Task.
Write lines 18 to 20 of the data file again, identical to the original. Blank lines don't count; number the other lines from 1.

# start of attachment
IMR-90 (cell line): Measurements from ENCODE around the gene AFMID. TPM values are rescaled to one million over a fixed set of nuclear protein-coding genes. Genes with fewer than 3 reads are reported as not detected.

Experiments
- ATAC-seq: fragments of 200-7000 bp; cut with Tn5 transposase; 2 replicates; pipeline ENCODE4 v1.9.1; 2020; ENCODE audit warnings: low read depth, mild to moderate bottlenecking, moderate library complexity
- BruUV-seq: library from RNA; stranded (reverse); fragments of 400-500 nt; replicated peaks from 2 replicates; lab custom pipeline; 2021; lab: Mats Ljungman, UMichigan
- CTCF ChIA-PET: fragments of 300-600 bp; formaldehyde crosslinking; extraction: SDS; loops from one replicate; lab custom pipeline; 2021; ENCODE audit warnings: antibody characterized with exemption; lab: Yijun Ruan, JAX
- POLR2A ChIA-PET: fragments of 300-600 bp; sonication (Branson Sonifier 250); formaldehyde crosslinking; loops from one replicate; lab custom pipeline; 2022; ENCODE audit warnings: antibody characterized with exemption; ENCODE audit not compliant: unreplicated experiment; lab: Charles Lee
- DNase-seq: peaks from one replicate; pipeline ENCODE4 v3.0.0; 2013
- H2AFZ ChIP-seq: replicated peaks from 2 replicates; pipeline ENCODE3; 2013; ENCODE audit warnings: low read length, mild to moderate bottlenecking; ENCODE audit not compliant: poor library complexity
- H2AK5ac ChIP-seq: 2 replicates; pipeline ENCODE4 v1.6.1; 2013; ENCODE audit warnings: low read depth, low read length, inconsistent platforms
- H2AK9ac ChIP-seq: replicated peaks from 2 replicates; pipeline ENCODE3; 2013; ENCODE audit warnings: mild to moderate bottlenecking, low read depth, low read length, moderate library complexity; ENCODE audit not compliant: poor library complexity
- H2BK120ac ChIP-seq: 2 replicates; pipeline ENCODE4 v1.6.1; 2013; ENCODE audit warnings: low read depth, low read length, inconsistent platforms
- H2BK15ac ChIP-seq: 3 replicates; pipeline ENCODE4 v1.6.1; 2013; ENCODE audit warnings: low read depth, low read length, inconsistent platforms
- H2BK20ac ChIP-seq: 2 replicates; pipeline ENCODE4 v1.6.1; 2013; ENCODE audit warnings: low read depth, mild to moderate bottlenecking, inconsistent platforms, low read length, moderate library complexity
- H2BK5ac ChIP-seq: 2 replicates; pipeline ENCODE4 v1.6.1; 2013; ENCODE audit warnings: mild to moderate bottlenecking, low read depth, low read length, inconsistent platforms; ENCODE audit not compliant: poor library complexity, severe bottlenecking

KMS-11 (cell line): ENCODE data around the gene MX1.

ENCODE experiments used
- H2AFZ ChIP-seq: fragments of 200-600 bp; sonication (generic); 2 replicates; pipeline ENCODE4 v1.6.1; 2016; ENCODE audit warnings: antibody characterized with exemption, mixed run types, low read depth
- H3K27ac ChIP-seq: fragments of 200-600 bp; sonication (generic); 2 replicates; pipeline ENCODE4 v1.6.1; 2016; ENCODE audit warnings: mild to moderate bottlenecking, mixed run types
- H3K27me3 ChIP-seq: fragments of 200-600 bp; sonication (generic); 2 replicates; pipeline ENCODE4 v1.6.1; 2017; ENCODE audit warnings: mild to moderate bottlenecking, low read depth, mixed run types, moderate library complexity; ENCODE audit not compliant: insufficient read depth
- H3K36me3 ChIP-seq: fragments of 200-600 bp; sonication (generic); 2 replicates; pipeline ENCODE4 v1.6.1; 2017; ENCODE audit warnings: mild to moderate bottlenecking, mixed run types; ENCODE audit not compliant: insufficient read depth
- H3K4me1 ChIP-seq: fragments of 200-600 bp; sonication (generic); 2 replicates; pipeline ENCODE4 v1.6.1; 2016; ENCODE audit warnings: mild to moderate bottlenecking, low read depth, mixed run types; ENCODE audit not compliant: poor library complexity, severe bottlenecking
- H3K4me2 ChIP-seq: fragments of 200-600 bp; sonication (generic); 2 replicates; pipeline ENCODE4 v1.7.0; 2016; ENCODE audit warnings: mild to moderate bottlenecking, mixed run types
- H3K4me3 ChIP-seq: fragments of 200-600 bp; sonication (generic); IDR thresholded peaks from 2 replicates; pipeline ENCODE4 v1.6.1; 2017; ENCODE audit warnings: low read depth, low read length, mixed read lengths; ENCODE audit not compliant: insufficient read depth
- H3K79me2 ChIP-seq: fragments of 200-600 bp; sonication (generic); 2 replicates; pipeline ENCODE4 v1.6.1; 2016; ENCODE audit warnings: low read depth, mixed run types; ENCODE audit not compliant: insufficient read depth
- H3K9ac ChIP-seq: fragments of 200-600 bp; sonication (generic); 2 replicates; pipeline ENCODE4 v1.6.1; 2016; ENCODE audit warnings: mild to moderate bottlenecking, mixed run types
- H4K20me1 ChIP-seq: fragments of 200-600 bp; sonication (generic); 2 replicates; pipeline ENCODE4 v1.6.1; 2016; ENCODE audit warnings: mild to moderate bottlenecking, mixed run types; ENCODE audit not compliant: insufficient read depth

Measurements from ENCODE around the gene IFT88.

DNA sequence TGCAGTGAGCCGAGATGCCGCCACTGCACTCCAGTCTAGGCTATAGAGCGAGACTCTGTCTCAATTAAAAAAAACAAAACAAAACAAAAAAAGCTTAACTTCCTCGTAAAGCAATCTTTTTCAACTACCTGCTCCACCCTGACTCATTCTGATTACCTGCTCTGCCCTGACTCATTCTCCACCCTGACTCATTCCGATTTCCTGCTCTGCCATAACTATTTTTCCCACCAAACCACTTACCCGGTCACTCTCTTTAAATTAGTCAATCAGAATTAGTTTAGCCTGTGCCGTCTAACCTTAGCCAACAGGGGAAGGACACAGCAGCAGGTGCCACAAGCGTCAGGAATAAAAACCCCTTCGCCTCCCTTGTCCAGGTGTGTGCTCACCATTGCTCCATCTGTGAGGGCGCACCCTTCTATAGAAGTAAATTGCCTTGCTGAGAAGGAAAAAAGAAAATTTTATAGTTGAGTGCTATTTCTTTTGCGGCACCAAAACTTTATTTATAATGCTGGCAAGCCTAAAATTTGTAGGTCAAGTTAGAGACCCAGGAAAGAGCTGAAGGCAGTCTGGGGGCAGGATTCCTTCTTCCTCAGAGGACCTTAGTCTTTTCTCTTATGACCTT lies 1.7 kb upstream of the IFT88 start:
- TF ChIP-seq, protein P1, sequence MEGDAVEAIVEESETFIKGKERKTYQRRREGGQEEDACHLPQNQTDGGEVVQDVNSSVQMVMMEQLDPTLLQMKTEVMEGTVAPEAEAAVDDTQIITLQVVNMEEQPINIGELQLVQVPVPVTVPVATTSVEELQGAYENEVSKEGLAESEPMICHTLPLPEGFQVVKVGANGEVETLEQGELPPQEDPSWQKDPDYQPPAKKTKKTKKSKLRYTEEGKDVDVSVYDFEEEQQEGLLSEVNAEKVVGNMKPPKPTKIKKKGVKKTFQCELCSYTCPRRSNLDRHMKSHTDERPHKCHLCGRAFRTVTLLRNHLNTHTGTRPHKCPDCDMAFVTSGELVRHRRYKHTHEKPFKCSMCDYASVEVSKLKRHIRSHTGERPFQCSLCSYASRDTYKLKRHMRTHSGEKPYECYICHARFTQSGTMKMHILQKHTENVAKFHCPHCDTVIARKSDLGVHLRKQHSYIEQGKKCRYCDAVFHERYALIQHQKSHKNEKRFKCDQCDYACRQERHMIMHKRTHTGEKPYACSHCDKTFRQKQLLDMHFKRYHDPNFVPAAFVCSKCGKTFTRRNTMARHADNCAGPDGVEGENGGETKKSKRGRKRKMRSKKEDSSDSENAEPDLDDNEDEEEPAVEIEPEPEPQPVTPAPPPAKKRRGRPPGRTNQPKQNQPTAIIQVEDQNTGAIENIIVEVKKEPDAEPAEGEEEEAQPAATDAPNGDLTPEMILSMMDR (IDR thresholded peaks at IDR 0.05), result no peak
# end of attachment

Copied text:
- H3K27ac ChIP-seq: fragments of 200-600 bp; sonication (generic); 2 replicates; pipeline ENCODE4 v1.6.1; 2016; ENCODE audit warnings: mild to moderate bottlenecking, mixed run types
- H3K27me3 ChIP-seq: fragments of 200-600 bp; sonication (generic); 2 replicates; pipeline ENCODE4 v1.6.1; 2017; ENCODE audit warnings: mild to moderate bottlenecking, low read depth, mixed run types, moderate library complexity; ENCODE audit not compliant: insufficient read depth
- H3K36me3 ChIP-seq: fragments of 200-600 bp; sonication (generic); 2 replicates; pipeline ENCODE4 v1.6.1; 2017; ENCODE audit warnings: mild to moderate bottlenecking, mixed run types; ENCODE audit not compliant: insufficient read depth